Coca grower Leonilda Zurita, a leader of the Six Federations of the Tropic of Cochabamba – the major coca growers’ organization in the Chapare – condemned U.S. interference in Bolivian internal affairs on Friday, declaring “there will never be coca cero.”

“If they want to eliminate all our coca,” she said, “they will have to kick all 30,000 coca growers out of the Chapare. And they will never accomplish that, because we would rather die than abandon our land. This imposition is worthless, because there will never be coca cero in Bolivia. If the gringos want to eradicate, they should eradicate their own noses.”

Faced with the U.S. rejection of their accord with the government, the coca growers convened an emergency council to decide on what tactics to take in response.

An Uncertain Future

Before the October 3 agreement was signed, violent confrontations had erupted in the Isiboro Sécure National Park, resulting in the deaths of two coca growers and many injuries. Farmers Juan Choque Cruz and later Genaro Canaviri were killed in a violent attack by the Joint Task Force, the military’s main coca eradication force.

In recent days, Bolivian coca growers, together with other groups, marched from Caracollo about 130 miles north to La Paz. They demonstrated that with or without forced eradication, with or without the imposed drug war, they continue to be one of the major social movements in this country, as well as in the entire continent.

As part of the giant mobilization, the coca growers and other groups pressured the National Congress to authorize legal proceedings against ex-President Gonzalo Sánchez de Lozada and his ministers for their role in the deaths of more than 80 people in the “gas war” of last October. They also pressured the congress to pass a new Hydrocarbons Law that would move towards the nationalization of Bolivia’s gas.

At the same time that these mobilizations were going on, an important gathering was taking place on the issue of Bolivian coca: the “Coca Summit,” organized by Qhana y Adepcoca, the principal coca growers’ federation of the La Paz/Yungas area. The summit’s goal was to encourage both civil society and the government to support the creation of the proposed Technical/Scientific Coca Institute.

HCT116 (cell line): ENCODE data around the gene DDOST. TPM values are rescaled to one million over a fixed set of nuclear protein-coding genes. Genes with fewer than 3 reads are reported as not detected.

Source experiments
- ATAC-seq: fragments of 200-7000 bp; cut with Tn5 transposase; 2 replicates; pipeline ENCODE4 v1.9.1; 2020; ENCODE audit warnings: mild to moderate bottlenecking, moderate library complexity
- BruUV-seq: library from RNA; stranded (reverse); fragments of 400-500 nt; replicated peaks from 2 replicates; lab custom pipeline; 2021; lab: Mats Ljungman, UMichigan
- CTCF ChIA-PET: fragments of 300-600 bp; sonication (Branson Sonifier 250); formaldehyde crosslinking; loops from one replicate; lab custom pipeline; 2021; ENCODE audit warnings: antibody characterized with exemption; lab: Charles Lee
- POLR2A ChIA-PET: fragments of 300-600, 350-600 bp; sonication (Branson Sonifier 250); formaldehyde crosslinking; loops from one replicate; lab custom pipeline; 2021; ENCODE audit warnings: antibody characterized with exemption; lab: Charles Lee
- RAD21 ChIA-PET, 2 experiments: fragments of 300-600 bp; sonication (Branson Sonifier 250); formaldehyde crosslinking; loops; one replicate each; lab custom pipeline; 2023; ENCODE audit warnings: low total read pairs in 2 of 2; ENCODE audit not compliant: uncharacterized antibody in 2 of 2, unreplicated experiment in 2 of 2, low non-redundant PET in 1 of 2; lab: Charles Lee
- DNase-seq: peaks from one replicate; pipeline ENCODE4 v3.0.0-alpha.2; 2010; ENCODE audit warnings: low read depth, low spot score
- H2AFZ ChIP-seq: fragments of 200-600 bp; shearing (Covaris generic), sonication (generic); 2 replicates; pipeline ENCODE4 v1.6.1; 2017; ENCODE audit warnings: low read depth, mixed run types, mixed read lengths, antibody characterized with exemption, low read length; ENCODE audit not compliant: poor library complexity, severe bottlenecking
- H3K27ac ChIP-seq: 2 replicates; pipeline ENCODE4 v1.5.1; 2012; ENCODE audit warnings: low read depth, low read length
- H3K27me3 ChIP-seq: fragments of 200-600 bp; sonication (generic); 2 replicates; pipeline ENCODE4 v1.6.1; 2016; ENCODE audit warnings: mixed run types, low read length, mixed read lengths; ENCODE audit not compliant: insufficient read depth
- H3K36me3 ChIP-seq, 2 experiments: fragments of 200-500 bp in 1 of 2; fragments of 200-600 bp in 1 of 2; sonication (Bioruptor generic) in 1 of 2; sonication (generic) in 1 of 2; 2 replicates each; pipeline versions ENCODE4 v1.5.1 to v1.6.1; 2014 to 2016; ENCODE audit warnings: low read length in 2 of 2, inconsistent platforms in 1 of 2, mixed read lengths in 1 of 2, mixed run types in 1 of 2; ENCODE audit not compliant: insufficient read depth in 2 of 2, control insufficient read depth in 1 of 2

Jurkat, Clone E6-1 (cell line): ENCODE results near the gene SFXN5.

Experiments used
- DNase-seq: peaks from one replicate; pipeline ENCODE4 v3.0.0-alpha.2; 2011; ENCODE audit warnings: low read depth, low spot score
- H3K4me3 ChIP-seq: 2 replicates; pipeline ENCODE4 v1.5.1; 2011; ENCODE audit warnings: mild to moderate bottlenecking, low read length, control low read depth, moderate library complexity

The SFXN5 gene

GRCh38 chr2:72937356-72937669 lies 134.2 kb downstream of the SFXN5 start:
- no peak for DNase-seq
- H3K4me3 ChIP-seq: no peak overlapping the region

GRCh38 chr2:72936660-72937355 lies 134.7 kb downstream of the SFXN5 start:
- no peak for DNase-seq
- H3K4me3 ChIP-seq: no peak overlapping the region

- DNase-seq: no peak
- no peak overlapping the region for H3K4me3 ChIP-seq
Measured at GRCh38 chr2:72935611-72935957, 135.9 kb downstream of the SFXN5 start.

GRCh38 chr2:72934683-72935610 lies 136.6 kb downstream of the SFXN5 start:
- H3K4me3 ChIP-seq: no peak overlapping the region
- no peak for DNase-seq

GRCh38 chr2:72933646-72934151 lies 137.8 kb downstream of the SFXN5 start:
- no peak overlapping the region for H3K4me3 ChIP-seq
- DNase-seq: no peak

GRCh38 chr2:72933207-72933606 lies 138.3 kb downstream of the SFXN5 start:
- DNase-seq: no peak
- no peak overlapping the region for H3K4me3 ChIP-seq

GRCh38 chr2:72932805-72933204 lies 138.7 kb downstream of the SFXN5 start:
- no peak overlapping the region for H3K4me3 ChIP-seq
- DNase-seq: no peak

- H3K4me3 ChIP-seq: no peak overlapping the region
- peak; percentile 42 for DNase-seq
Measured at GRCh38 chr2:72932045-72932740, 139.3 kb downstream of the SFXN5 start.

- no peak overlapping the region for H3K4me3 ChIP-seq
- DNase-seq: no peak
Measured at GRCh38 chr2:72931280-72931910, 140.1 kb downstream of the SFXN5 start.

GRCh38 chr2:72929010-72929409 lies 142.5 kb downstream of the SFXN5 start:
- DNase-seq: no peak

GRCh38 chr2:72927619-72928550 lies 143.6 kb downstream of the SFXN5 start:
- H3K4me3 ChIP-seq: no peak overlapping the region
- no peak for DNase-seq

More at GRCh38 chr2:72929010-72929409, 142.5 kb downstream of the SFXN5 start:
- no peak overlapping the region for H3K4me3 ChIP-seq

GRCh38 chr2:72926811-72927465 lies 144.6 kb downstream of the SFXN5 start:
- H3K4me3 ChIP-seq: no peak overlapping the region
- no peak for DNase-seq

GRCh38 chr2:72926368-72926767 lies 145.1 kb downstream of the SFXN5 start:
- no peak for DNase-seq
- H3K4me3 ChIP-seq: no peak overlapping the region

This institute would be responsible for scientific research on coca pharmacology, legitimizing its nutritional benefits, overseeing its industrialization, reclaiming coca’s historical and cultural role, and protecting biodiversity.

The Coca Summit resolved to prepare a proposal for the industrialization of coca farming to present to the Constituents’ Assembly, which is to be held sometime next year. The project would recognize this now-criminalized crop as one of the country’s primary natural resources.

The Summit also resolved that the Constituents’ Assembly should add a new Coca Law to the Constitution, removing the traditional plant from narcotics control programs. Law 1008, they declared, should still be maintained to combat narco-trafficking, but the coca leaf itself should industrialized and exported legally, and patented as property of the Bolivian people.

A Gathering of Andean Coca Producers was also convened recently, with representatives from Peru, Colombia and Bolivia, as well as coca consumers from various countries. They resolved to combine forces for the decriminalization and industrialization of the coca leaf.

And so, we can see that when the organizations, institutions, and movements that defend this natural crop begin to organize, a voice rises from the north to demand a coca cero policy of the Bolivian government. However, it must be pointed out that the latest changes in this country at the heart of our América come not from above, but arise from the people, from below.

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The Narco News Bulletin: Reporting on the Drug War and Democracy from Latin America